16. Poleward leaping auroras, the substorm expansive and recovery phases and the recovery of the plasma sheet

    SciTech Connect

    Hones, E.W.

    1992-05-01

    The auroral motions and geomagnetic changes the characterize the substorm`s expansive phase, maximum epoch, and recovery phase are discussed in the context of their possible associations with the dropout and, especially, the recovery of the magnetotail plasma sheet. The evidence that there may be an inordinately sudden large poleward excursion or displacement (a poleward leap) of the electrojet and the auroras at the expansive phase-recovery phase transition is described. The close temporal association of these signatures with the recovery of the plasma sheet, observed on many occasions, suggests a causal relationship between substorm maximum epoch and recovery phase on the one hand and plasma sheet recovery on the other.

  17. Traveling compression region observed in the mid-tail lobes near substorm expansion phase onset

    NASA Technical Reports Server (NTRS)

    Taguchi, S.; Slavin, J. A.; Lepping, R. P.; Nose, M.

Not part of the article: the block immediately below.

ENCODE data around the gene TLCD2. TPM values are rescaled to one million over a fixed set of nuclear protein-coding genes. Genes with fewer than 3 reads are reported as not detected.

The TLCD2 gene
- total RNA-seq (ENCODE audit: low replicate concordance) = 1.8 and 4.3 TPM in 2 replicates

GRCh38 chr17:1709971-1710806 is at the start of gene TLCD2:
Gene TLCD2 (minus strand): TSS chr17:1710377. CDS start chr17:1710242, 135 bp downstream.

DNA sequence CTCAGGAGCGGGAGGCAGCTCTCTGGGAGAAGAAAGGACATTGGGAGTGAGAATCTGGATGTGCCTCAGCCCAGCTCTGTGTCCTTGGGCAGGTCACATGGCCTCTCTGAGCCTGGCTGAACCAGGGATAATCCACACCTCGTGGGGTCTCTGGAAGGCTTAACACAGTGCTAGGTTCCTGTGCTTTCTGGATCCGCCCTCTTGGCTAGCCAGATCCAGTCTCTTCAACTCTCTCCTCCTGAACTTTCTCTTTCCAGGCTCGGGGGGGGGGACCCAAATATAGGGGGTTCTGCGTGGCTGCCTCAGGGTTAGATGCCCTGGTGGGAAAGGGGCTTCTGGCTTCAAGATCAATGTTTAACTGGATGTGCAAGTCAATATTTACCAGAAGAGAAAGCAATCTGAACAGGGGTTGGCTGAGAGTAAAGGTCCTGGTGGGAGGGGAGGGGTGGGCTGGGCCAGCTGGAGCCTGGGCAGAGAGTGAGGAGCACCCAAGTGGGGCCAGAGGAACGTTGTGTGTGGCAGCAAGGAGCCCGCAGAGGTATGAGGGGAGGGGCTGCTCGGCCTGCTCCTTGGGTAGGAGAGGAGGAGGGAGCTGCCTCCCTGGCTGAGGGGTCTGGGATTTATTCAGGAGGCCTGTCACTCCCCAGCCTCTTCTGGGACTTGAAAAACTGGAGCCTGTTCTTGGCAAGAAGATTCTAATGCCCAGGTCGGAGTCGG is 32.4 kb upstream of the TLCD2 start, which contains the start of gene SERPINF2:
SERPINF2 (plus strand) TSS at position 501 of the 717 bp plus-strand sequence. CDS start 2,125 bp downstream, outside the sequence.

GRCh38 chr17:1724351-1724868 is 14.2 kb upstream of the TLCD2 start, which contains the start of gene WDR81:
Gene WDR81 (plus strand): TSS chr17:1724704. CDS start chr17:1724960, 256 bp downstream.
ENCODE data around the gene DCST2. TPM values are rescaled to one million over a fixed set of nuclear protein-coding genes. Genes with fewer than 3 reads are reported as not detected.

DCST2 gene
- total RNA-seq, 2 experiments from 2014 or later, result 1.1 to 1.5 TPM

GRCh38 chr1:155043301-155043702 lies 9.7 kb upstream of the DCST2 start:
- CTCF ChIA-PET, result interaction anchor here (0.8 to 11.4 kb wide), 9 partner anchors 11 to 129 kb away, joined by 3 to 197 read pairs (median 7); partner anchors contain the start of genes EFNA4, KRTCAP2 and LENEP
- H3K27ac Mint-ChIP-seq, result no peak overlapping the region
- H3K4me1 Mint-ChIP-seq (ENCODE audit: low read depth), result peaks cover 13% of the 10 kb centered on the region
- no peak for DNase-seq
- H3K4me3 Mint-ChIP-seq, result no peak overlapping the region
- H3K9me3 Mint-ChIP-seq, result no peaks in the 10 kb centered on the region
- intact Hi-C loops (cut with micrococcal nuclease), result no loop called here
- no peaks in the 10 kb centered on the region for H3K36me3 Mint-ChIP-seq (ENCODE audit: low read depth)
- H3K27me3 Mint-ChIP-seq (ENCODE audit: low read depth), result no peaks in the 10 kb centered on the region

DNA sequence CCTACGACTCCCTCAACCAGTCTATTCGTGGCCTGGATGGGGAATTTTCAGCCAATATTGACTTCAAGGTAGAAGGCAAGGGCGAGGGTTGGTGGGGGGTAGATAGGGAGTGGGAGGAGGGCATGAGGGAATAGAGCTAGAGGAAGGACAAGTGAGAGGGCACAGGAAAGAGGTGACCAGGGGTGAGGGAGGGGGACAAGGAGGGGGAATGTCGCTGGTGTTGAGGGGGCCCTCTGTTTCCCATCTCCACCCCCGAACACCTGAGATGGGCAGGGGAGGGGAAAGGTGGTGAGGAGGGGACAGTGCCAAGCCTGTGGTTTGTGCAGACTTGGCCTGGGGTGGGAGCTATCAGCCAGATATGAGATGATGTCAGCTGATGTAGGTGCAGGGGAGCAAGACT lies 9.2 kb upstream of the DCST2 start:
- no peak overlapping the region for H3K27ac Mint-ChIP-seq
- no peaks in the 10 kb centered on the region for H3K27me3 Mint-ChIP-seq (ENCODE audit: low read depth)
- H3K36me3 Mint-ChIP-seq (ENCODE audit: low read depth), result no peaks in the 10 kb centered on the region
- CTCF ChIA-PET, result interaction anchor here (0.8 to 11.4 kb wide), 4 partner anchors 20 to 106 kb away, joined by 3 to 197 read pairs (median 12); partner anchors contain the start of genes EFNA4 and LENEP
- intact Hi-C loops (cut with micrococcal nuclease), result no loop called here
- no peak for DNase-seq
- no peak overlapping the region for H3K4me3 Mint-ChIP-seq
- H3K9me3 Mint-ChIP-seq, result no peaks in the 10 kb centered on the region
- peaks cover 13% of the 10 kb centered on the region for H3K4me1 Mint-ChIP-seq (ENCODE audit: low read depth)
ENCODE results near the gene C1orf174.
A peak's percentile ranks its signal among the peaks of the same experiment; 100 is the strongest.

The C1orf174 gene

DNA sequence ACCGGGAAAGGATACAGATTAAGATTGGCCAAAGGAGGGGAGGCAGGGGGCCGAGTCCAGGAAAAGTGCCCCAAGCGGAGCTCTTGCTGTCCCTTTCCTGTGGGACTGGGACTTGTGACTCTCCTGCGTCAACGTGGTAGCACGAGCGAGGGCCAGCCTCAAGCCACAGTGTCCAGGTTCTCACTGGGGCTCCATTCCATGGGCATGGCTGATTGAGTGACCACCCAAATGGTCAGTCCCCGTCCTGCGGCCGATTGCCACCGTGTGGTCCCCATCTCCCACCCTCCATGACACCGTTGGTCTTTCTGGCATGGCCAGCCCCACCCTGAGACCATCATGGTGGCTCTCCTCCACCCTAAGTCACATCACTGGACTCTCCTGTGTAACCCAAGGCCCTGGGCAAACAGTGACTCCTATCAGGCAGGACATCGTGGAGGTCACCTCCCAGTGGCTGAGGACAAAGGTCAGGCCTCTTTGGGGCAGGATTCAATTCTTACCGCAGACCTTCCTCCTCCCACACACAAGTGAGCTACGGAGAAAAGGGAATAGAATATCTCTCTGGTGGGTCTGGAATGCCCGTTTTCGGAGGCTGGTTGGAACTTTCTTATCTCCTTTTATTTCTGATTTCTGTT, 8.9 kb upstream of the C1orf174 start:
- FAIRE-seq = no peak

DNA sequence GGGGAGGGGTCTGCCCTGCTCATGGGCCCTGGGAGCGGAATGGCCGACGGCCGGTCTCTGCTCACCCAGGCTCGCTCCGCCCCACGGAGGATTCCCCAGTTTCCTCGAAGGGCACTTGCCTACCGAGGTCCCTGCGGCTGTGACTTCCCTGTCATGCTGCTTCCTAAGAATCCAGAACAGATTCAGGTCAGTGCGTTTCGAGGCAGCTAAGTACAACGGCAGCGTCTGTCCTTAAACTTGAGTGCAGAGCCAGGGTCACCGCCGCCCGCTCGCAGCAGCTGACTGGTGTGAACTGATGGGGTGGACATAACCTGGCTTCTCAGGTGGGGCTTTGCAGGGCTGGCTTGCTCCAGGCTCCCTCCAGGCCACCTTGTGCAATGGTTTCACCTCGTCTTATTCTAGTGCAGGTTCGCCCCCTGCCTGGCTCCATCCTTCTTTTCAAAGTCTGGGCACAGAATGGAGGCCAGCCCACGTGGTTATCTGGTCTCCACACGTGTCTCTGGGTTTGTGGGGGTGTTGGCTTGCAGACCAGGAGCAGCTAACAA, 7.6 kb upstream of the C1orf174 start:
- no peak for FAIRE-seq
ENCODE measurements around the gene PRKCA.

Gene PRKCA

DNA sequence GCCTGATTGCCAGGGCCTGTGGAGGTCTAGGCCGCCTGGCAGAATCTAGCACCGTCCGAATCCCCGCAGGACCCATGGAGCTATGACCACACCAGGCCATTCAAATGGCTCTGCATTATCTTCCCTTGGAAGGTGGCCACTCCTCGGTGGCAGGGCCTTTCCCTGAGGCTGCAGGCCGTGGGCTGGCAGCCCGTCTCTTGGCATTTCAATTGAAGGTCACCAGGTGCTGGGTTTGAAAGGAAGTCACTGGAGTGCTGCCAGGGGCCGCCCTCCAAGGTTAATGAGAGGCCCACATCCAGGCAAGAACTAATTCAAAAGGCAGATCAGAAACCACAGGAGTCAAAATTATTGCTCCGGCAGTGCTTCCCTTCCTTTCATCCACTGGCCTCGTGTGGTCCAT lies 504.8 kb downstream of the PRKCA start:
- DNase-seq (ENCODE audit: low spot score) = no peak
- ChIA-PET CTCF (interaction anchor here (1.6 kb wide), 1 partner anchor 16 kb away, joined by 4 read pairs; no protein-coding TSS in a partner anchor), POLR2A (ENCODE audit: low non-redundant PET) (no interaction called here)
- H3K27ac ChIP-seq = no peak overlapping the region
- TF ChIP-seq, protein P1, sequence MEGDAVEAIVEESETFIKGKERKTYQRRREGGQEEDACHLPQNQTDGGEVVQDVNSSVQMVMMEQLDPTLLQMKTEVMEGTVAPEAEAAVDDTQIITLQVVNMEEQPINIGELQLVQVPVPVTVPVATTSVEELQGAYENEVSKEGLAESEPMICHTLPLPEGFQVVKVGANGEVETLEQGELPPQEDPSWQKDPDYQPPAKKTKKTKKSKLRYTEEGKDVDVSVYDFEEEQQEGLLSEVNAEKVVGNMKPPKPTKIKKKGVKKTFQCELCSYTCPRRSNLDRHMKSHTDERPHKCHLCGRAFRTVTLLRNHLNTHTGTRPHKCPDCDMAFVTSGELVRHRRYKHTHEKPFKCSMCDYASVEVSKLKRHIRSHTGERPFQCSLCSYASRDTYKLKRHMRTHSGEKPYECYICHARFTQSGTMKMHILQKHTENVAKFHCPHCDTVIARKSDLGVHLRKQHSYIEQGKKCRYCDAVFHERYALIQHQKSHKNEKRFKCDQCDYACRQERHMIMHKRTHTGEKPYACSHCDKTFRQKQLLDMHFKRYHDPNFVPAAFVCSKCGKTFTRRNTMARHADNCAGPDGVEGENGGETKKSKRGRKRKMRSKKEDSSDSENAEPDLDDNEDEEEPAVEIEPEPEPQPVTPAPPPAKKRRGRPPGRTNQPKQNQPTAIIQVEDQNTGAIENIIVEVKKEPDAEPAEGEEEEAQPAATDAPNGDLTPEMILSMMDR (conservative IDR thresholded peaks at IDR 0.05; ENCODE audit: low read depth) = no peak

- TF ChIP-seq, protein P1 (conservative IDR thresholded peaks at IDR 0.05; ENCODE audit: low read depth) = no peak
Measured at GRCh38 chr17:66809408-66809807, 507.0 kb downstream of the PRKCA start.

1996-01-01

    The characteristics of traveling compression regions (TCRs) in the midtail lobes are examined. Through the use of the AL index, isolated substorm events with well developed expansion phases are selected. The TCR events which feature a field compression coincident with modified Bz variations are categorized into different types, and the magnetic variations are interpreted in terms of the relative location of the point of observation to the plasmoid at the time of release and the effects of tail flaring. In order to understand the relationship between the plasmoid release time and the substorm onset time, the time difference between the different types of TCR and the substorm onset determined by Pi 2 pulsations at mid-latitude ground stations, is examined. The results suggest that the downtail release of most of the plasmoids created earthwards of -38 earth radii occurs at almost the same distance as the substorm onset.

  18. Substorm evolution of auroral structures

    NASA Astrophysics Data System (ADS)

    Partamies, N.; Juusola, L.; Whiter, D.; Kauristie, K.